Demand Climate Justice
Filipinos are enduring the worst impacts of climate change, caused by greedy corporations. It's time to hold them to account!TAKE ACTION
Quezon City – The climate emergency should be top priority of the Duterte administration and the 18th Congress, Greenpeace said in a press briefing today ahead of President Rodrigo Duterte’s State of the Nation Address on Monday. The environmental group is calling on the President and lawmakers to steer away from business-as-usual and put climate and environment–together with the well-being of all Filipinos, particularly the most vulnerable–front and center in policy-making in the next three years.
“The Philippines is ground zero when it comes to the climate crisis. Our country’s environmental support systems are breaking down,” said Greenpeace Philippines country director Lea Guerrero. “We need politicians to heed the urgency and implement laws that will enable Filipinos to cope with and demand justice for climate catastrophes, ensure that our environment is intact and free of pollution, and facilitate the massive uptake of clean, renewable energy solutions.”
The Duterte administration took a strong stance against waste importation earlier this year with the return of imported waste from Canada and other countries. Greenpeace said it wanted to see an equally strong stance in similarly pressing issues such as against the expansion of coal energy; the proliferation of plastic waste; the protection of our farmers, consumers and the climate from the negative effects of industrial meat; and the struggle for climate justice for our citizens, especially for those in communities from the most vulnerable sectors.
In terms of shifting to sustainable development, Greenpeace says that the current administration is merely adopting the same policy on coal energy as previous administrations, favoring coal projects, leaving little space for renewable energy–and worse, considering nuclear power as an energy source. Most recently, Greenpeace scored the Department of Environment and Natural Resources for its granting earlier this week of an Environmental Compliance Certificate (ECC) to a proposed 15 megawatt coal plant in Palawan, when RE alternatives abound and are better suited for the island.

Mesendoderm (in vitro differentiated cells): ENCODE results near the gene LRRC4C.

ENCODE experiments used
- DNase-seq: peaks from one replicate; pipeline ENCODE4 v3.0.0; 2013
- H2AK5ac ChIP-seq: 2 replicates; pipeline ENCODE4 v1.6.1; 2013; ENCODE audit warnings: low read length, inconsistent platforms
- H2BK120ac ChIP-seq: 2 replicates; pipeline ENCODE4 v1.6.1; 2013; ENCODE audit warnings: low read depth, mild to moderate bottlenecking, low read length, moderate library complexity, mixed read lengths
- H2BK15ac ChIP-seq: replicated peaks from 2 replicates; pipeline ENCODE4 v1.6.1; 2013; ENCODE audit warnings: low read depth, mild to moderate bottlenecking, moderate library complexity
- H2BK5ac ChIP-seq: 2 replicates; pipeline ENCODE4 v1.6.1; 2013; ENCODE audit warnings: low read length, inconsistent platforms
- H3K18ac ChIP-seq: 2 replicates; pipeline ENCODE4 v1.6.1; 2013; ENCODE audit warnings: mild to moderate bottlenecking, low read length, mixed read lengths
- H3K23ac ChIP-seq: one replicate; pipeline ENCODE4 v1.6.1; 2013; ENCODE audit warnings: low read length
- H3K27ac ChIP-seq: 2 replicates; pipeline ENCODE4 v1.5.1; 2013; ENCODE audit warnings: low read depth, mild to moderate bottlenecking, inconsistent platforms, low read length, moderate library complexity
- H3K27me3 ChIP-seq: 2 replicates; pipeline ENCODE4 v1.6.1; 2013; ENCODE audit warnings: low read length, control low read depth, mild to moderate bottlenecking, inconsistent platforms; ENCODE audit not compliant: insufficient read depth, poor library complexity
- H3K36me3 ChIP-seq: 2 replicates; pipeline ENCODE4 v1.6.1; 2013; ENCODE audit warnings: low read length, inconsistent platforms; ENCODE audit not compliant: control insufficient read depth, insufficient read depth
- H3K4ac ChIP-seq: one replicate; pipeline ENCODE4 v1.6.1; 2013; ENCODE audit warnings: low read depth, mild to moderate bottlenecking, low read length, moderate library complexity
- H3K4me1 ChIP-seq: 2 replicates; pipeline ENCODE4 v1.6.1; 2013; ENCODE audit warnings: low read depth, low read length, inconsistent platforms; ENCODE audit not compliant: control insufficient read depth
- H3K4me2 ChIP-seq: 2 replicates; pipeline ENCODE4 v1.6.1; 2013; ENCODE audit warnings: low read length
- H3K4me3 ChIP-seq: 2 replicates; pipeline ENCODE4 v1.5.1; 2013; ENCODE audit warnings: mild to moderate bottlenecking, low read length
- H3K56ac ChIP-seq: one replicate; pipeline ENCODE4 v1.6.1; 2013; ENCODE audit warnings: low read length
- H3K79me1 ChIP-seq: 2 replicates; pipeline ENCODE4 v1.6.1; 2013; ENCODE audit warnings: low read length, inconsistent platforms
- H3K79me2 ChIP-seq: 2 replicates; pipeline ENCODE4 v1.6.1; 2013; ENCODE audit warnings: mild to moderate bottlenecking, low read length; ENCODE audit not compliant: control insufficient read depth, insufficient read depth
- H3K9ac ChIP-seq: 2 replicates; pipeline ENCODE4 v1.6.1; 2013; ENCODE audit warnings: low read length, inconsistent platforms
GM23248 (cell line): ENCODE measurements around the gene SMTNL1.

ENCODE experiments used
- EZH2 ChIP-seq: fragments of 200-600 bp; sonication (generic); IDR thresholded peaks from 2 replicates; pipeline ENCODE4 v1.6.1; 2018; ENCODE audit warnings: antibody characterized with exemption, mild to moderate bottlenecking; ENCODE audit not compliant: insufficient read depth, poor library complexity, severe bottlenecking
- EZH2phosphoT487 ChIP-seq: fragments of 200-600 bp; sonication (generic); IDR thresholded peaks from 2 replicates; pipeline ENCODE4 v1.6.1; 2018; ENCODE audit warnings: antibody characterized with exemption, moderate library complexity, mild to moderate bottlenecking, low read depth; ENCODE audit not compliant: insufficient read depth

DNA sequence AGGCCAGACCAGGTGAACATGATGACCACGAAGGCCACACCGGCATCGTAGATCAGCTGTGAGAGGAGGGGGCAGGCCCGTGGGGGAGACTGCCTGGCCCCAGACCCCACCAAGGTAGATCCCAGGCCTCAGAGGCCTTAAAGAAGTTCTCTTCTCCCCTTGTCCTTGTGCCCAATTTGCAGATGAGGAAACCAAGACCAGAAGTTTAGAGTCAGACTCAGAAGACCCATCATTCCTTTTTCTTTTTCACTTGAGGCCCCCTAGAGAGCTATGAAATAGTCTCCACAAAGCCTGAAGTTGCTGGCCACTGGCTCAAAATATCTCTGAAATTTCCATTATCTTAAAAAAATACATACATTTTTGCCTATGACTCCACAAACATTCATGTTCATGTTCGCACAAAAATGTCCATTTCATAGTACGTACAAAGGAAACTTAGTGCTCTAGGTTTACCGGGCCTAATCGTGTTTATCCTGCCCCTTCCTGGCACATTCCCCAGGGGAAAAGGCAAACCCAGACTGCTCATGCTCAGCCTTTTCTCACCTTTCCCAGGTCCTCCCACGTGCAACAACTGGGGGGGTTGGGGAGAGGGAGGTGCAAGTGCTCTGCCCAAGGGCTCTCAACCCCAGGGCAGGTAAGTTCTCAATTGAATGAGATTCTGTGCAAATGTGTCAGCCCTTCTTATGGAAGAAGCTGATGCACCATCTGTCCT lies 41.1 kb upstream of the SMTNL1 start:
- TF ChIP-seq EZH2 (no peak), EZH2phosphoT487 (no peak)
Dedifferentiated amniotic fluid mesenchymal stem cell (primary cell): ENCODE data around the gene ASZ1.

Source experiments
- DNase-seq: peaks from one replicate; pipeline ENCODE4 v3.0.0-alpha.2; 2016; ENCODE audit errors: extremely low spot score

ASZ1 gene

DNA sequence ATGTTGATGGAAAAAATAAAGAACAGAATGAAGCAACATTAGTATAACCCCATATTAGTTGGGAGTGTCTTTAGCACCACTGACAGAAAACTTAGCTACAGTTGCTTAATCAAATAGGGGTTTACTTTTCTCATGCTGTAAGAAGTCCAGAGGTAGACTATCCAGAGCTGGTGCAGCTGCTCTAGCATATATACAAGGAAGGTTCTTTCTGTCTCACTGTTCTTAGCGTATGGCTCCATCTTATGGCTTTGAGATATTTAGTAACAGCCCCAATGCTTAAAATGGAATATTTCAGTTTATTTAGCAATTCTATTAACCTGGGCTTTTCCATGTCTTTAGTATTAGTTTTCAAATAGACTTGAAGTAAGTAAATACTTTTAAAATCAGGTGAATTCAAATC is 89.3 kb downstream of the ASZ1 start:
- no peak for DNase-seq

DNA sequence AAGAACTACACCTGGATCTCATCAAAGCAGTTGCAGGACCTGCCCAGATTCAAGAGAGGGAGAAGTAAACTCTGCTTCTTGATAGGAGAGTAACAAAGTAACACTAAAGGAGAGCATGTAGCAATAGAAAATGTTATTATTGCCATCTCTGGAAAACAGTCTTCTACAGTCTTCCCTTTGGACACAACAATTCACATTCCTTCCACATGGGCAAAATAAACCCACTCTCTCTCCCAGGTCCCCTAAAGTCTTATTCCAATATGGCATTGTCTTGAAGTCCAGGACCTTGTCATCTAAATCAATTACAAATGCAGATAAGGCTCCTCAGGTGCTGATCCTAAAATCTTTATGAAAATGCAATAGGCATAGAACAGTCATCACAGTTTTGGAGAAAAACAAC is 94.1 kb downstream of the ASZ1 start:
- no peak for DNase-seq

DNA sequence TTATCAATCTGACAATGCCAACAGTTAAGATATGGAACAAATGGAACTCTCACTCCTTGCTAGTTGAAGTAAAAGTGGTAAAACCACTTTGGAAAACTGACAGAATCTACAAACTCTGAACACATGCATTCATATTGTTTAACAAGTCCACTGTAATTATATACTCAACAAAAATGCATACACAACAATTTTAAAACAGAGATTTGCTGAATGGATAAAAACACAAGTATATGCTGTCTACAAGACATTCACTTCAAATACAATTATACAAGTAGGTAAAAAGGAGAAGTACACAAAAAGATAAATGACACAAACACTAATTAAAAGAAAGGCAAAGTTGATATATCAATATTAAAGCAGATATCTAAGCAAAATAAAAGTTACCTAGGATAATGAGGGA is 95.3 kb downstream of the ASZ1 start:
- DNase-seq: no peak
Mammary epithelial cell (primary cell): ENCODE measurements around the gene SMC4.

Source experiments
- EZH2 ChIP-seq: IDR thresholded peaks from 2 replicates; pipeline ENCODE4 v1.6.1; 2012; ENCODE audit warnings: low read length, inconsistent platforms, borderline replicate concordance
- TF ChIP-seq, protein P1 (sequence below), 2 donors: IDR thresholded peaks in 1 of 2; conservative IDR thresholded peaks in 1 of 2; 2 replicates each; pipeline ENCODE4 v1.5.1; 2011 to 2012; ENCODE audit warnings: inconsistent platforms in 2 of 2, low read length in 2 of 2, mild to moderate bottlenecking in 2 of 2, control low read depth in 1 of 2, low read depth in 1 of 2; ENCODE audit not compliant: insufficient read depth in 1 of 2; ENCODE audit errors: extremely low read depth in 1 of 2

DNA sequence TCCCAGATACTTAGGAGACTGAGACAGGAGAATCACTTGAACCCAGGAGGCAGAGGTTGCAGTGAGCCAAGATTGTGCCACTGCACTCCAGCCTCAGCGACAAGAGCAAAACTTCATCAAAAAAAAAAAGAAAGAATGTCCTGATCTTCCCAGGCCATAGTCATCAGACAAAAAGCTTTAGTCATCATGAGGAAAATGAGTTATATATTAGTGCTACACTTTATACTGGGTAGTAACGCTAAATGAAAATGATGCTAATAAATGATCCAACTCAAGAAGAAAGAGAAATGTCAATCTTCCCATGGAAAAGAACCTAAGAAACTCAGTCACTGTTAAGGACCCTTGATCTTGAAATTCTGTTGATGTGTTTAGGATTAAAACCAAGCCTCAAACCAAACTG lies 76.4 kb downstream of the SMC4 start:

“There is still a lot to be desired in terms of political will in pushing for a low carbon society. Share of RE in the country’s energy mix remains small compared to coal and other fossil fuels, with coal dominating at 53 percent. We need a moratorium on the 28 new coal projects, especially in light of the climate emergency. We call on the President and Congress to ensure that the Philippine Energy Plan is reviewed and corrected to better respond to the climate crisis,” said Greenpeace campaigner Khevin Yu.
Aside from fossil fuels, industrial meat is another major source of carbon emissions. Greenpeace is looking to the 18th Congress to introduce a forward-looking policy: adopting programs that promote an ecological farming system; supporting our smallholding farmers; and introducing policies and programs to drive change in dietary habits and consumption patterns, including the establishment of Food Councils that will be responsible for developing and implementing food policies, plans and programs.
With the Philippines consistently ranking among the countries most vulnerable to impacts of the climate emergency, Greenpeace — together with Filipino community representatives and other civil society groups — is calling for accountability from the world’s biggest fossil fuel companies for their role in the climate crisis. Greenpeace campaigner Desiree Llanos Dee said, “We expect our 18th Congress to act with utmost urgency since our citizens are the most at-risk from climate impacts. We need laws to establish clear mechanisms and processes for redressing injustice from climate impacts, and standards for corporate reporting on activities involving carbon emissions.”
“Today’s politicians have a moral duty to stop the climate emergency. By instituting stronger policies that can help reverse the climate and environmental crises facing the country today, the 18th Congress can make a lasting positive impact on the lives of Filipinos and succeeding generations,” said Guerrero.
Lea Guerrero, Country Director, Greenpeace Southeast Asia – Philippines
email@example.com | +63 908 885 1140
Khevin Yu, Campaigner, Greenpeace Southeast Asia – Philippines
firstname.lastname@example.org | +63 917 521 3356,
Virginia Benosa-Llorin, Campaigner, Greenpeace Southeast Asia – Philippines
email@example.com | +63 917 822 8793
Desiree Llanos Dee, Campaigner, Greenpeace Southeast Asia – Philippines
firstname.lastname@example.org | +63 998 595 9733
JP Agcaoili, Communications Manager, Greenpeace Southeast Asia – Philippines
email@example.com | +63 949 889 1334